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Recovering backpacker, Cornwallite at heart, political enthusiast, catalyst, writer, husband, father, community volunteer, unabashedly proud Canadian. Every hyperlink connects to something related directly or thematically to that which is highlighted.

Thursday 17 October 2013

A Pattern Emerging

I connect dots.  It's a function of who I am.

Here are some dots I'm connecting today.

Child prodigy Jake Barnett suggests we stop "learning" using traditional models.  When you explore the world with your own curiosity, you learn new things, discover new approaches and develop new solutions.

In other words, you innovate.

Gary Slutkin, solver of epidemics, did precisely that.  He stepped out of his usual environment (disease-torn communities) and went home to the US.  He started to look at one of the pressing issues there - gun violence - through his infectious disease lens and realized something; violence spreads exactly the same way disease does.

By moving beyond the old models of disease treatment (which was essentially isolating the infectious so as to prevent them from spreading their illness - exactly what we do with criminals and prisons) Slutkin has created a new way of looking at violence that's working.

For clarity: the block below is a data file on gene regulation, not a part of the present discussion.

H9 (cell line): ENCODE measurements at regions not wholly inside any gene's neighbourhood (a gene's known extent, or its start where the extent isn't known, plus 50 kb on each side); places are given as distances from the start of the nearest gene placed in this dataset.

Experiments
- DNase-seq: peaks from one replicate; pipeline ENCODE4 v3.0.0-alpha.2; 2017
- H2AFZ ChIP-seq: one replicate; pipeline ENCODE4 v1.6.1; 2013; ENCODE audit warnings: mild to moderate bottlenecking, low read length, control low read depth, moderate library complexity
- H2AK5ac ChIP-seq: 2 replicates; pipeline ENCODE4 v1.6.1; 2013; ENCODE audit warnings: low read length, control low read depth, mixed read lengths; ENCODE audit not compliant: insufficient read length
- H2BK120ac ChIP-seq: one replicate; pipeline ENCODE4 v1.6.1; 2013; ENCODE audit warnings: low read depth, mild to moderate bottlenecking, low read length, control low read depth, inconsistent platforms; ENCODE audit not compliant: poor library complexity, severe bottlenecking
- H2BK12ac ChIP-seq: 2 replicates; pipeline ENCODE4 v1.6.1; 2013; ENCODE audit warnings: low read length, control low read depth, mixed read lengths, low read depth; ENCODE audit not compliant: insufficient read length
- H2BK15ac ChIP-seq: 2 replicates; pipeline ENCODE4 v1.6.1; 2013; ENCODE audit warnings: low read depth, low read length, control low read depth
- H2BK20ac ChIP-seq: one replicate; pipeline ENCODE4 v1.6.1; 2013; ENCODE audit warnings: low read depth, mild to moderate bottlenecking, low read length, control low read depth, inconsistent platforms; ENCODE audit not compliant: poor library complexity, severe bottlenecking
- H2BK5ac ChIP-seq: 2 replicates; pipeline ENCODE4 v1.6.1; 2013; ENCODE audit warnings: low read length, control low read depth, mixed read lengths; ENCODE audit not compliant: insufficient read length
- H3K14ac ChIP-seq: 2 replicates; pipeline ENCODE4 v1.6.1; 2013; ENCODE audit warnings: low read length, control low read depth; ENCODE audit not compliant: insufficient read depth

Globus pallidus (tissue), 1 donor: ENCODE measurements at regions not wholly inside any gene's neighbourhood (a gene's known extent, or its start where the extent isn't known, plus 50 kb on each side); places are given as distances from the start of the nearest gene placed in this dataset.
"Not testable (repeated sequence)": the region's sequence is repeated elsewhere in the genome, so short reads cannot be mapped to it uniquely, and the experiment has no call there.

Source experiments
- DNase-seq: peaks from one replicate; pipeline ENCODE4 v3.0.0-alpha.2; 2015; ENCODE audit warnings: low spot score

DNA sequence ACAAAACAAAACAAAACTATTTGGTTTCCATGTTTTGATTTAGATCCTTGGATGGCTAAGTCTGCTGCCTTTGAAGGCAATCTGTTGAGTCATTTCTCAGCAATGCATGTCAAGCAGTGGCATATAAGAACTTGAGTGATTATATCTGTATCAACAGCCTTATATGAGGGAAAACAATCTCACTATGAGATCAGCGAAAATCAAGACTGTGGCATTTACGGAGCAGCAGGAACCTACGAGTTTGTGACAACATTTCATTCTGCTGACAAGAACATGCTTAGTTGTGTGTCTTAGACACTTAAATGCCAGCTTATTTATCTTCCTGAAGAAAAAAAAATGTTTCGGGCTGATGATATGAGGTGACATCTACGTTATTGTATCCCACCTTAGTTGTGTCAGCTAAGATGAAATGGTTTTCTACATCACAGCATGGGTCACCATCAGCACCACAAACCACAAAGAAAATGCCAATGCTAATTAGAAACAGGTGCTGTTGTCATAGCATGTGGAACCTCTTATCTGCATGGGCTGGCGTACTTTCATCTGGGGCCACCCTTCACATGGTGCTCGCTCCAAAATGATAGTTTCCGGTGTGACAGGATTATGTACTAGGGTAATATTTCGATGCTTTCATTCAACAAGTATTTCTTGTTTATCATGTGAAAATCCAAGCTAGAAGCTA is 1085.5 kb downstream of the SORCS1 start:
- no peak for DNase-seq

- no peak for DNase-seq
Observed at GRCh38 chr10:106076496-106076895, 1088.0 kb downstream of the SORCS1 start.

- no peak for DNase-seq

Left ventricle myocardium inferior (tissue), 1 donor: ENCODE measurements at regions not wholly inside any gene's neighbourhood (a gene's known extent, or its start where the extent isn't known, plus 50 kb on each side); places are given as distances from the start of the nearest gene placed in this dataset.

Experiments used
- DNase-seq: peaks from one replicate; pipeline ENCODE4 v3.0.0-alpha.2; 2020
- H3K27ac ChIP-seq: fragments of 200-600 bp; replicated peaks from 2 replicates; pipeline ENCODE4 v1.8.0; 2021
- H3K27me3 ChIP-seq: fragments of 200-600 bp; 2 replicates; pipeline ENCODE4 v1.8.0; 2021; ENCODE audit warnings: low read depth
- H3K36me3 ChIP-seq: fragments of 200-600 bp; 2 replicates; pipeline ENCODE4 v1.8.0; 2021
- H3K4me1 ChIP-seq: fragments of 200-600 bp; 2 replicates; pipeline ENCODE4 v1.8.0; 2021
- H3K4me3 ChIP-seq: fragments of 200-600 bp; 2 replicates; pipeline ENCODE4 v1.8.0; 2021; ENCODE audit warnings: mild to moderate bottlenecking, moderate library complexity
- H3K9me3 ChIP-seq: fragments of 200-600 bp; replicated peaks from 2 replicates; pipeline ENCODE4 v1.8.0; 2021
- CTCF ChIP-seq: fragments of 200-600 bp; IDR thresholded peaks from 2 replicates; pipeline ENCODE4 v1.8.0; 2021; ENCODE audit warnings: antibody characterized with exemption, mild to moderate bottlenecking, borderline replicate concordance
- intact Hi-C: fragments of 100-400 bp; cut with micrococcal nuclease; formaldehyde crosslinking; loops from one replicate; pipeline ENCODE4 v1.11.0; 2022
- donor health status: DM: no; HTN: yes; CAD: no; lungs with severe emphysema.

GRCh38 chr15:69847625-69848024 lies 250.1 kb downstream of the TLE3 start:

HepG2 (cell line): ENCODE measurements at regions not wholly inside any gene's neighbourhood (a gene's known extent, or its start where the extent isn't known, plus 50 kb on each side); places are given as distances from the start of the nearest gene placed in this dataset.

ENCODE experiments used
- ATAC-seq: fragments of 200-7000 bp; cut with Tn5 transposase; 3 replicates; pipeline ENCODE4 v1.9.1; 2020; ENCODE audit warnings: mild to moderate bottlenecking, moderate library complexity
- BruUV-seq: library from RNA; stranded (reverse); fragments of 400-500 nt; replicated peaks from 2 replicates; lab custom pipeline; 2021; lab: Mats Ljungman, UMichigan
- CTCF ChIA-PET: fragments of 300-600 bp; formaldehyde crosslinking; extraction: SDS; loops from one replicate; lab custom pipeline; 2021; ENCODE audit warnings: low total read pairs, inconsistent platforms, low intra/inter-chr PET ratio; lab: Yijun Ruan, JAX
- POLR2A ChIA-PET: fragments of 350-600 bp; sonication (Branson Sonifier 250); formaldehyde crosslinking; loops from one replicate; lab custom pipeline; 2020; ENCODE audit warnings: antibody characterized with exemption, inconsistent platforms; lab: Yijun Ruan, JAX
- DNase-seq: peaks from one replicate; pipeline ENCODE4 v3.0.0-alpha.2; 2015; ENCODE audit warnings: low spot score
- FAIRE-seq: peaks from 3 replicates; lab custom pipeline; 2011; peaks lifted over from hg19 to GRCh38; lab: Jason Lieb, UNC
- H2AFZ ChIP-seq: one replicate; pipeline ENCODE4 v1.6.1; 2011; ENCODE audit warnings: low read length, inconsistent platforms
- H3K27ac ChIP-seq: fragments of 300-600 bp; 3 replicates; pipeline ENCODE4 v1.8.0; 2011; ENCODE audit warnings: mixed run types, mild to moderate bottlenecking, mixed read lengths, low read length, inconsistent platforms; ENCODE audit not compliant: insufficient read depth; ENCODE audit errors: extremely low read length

At the same time, Dr. Carl Hart is revisting the basic assumptions we have about addiction.  He's suggesting that context matters; by judging the people in absence of context, we're never going to solve the structural problem.

Both of these gents are finding very emotional resistance within the community to their new approaches - what do you mean, there aren't evil people?  What do you mean, violence is a disease that can be cured?  Bullfeathers that social context impact health and personal choices.  That's nonsense, they say.  We're rational, objective creatures regardless of where we find ourselves or what we begin with.  We're simply good or evil, weak or strong, and that's all there is to it.  

Meanwhile, we have political leaders all over the place who don't know where they are headed.  Their objective is to stay in power or gain power, not to lead.  Instead of looking at the whole map of their constituencies, they're targeting supportive or potentially supportive blocks and designing policy and communications to stoke emotional fires and get those folk engaged.

They're using yesterday's tools to try and evoke yesterday's social model, and it's not working.  New perspective, they are being told by people they aren't listening to, is required.

Not many people are into connecting dots.  They don't have time to wrap their heads around the interconnected complexity of maps.  They're all about critical paths, functional fixedness and sticking with what they feel is proven to work.  

But it isn't working.

It's time for change - for us, and for them.  

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